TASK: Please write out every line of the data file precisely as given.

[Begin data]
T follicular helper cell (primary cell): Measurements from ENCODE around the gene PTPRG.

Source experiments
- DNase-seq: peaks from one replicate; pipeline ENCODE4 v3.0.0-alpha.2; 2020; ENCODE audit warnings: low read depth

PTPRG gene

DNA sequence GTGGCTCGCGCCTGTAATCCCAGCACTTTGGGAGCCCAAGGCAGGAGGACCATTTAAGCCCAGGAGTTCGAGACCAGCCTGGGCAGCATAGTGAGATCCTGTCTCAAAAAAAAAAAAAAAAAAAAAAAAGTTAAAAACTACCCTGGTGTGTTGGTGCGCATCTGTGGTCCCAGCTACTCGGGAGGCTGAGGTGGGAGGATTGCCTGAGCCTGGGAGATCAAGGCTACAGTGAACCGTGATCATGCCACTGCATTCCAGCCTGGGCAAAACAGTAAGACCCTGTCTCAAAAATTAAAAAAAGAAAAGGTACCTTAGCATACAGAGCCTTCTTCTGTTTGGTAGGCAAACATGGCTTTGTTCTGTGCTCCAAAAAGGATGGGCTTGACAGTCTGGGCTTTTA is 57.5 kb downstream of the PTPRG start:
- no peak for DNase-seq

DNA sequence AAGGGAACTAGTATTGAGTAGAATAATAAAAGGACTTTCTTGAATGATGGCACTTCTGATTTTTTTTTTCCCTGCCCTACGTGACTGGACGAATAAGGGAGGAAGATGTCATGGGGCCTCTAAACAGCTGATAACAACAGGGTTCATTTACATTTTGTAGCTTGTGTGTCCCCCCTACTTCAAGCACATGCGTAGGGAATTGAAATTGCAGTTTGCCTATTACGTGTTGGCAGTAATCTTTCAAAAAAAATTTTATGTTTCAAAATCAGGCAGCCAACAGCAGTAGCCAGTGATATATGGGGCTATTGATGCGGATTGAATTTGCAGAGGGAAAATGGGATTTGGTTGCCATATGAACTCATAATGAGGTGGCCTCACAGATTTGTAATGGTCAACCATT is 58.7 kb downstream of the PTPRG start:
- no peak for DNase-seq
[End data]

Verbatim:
T follicular helper cell (primary cell): Measurements from ENCODE around the gene PTPRG.

Source experiments
- DNase-seq: peaks from one replicate; pipeline ENCODE4 v3.0.0-alpha.2; 2020; ENCODE audit warnings: low read depth

PTPRG gene

DNA sequence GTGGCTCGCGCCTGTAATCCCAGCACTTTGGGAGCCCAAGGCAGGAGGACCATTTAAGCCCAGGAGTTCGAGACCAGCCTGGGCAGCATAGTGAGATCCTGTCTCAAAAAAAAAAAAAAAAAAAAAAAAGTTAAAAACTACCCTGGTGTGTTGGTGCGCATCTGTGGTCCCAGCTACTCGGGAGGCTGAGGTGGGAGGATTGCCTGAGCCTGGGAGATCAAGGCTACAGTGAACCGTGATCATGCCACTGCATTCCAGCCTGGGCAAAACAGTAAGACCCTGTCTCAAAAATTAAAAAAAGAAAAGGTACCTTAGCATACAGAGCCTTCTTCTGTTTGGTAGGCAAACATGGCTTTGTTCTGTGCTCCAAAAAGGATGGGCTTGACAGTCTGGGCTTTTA is 57.5 kb downstream of the PTPRG start:
- no peak for DNase-seq

DNA sequence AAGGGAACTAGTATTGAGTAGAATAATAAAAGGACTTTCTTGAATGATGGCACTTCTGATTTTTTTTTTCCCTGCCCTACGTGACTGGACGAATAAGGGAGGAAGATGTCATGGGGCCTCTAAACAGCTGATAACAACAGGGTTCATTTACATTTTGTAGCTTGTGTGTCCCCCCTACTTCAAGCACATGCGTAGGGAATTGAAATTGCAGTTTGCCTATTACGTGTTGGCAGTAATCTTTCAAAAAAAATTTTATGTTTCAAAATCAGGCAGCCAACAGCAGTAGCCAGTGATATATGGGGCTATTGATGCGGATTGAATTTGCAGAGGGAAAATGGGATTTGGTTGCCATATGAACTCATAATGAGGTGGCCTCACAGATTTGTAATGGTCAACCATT is 58.7 kb downstream of the PTPRG start:
- no peak for DNase-seq